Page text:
• Always pair oral/written information with a visual to enable dual coding
  • Link abstract concepts to concrete representations (including tangible examples) to enable kinaesthetic learning.
  • Repeatedly revisiting older topics (Blocking versus Interleaving the curriculum)

These 3 principles in particular resonated strongly for us, as these are the strategies we always advocate in our work in schools to enable students with stronger visual learning abilities (often the case for children with language difficulties) to better access the curriculum.

Amjad’s workshop was bursting with practical ideas in the classroom; such as “Think Tax” where the teacher gives children 3 gold coins at the beginning of each lesson, every time they ask a question they have to pay a coin… a great way to develop and encourage independent strategies alongside the well known “three before me” approach. Also the importance of how we communicate our intentions to students, particularly how we need to be explicit about our expectations.

I was so delighted to hear such a well-respected voice in the education world enthuse about the importance of visual and kinaesthetic approaches in the classroom. I will be checking out his website ( and I will be encouraging teaching colleagues to do the same. All his resources are free and available as editable word documents rather than PDFs! Bonus!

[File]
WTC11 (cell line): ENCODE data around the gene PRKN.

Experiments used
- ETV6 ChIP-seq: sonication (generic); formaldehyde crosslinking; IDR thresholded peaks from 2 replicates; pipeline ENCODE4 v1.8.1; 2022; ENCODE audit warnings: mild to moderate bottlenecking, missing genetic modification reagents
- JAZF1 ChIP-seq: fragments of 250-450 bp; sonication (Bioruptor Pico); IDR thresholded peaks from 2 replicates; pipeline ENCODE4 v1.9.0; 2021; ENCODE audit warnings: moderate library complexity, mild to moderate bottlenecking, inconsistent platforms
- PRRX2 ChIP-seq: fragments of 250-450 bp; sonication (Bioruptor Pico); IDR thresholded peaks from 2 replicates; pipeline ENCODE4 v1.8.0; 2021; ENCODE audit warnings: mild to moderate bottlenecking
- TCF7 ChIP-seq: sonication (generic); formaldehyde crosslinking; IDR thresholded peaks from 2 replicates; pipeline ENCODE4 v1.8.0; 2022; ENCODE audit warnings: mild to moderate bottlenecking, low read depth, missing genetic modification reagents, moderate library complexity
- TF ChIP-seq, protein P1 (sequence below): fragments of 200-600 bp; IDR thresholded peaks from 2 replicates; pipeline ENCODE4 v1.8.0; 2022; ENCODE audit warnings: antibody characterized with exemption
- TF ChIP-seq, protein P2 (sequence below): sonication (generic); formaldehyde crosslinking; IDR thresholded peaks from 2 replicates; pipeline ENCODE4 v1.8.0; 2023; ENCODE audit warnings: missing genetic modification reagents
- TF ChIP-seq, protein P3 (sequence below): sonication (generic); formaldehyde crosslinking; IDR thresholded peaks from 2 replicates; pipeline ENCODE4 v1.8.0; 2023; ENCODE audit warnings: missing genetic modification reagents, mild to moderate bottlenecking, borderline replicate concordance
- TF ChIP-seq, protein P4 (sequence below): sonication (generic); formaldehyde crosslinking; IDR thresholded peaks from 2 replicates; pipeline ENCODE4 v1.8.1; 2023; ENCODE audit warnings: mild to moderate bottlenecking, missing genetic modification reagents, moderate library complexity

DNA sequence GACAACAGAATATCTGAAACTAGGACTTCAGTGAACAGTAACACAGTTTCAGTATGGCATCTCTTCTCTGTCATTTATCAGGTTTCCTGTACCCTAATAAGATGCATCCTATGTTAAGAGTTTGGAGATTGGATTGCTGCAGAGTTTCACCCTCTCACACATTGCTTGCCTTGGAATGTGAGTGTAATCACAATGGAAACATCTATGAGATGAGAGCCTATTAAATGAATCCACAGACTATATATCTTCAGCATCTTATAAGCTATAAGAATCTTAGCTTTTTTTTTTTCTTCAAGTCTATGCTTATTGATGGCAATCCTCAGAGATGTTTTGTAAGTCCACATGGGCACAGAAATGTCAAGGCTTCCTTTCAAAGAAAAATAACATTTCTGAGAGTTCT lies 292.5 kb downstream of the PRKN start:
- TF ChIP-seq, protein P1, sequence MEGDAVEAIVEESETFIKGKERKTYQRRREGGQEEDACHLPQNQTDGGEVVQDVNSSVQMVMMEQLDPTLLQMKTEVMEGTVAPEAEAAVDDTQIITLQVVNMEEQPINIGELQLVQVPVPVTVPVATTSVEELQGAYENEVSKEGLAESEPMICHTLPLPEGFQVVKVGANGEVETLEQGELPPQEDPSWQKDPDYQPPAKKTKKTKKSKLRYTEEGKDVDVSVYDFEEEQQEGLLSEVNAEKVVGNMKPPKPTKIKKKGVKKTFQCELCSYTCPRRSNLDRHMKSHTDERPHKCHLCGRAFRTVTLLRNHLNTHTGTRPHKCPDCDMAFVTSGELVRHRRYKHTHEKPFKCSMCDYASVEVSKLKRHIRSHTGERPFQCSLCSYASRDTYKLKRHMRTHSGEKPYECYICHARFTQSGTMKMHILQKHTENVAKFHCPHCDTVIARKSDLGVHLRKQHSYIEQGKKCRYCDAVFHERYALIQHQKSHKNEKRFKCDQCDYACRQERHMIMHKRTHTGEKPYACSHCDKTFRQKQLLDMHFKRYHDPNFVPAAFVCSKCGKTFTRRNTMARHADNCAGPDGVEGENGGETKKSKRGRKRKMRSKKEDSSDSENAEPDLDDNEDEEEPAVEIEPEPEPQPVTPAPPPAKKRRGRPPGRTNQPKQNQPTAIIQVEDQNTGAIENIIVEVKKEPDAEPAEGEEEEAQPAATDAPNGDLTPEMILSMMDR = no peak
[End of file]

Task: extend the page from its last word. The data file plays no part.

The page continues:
Lastly, a workshop on Metacognition and evidence base in teaching delivered by Julie Watson, Psychology Teacher and Head of Y13 at Research School Huntington School (which funnily enough was my Comprehensive a long time ago!). It was great to hear how developing metacognition and awareness through simple teaching strategies is backed up by a wealth of scientific evidence! It is hailed as one of the most effective (and cheapest!) approaches for improving learning outcomes and accelerating progress. Fantastic as so many of the interventions that we deliver have a focus on active listening, independence and helping children with language difficulties to learn that even though it is difficult, there is still a way around the problem. We promote strategies to help yourself in the classroom and help children see that using strategies is as much their responsibility as their teacher’s!

Overall, I was thrilled to attend and came away both inspired and feeling lucky to have shared this day with teachers who spend their lives always striving to have a positive impact on the children they support. The main themes from all speakers was a focus on resilience, the importance of positive, clear communication, the importance of specific feedback from staff to children, and a general ethos of growth mindset (which as a parent and practitioner I am a huge fan of). A fantastic day which helped us feel geared up for the Yorkshire Rose Dyslexia Conference on May 12th where we will be delivering workshops on Working Memory – we hope to see you there!

To book a place at the Yorkshire Rose Dyslexia Conference please see Eventbrite: